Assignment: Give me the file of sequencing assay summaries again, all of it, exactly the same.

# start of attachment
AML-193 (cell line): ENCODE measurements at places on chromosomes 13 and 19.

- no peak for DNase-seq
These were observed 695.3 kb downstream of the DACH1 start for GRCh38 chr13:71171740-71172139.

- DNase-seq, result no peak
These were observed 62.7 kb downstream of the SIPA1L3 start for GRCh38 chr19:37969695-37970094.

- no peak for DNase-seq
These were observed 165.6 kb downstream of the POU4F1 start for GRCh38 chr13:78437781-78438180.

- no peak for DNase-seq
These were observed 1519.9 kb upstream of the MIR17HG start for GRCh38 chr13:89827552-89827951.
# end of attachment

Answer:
AML-193 (cell line): ENCODE measurements at places on chromosomes 13 and 19.

- no peak for DNase-seq
These were observed 695.3 kb downstream of the DACH1 start for GRCh38 chr13:71171740-71172139.

- DNase-seq, result no peak
These were observed 62.7 kb downstream of the SIPA1L3 start for GRCh38 chr19:37969695-37970094.

- no peak for DNase-seq
These were observed 165.6 kb downstream of the POU4F1 start for GRCh38 chr13:78437781-78438180.

- no peak for DNase-seq
These were observed 1519.9 kb upstream of the MIR17HG start for GRCh38 chr13:89827552-89827951.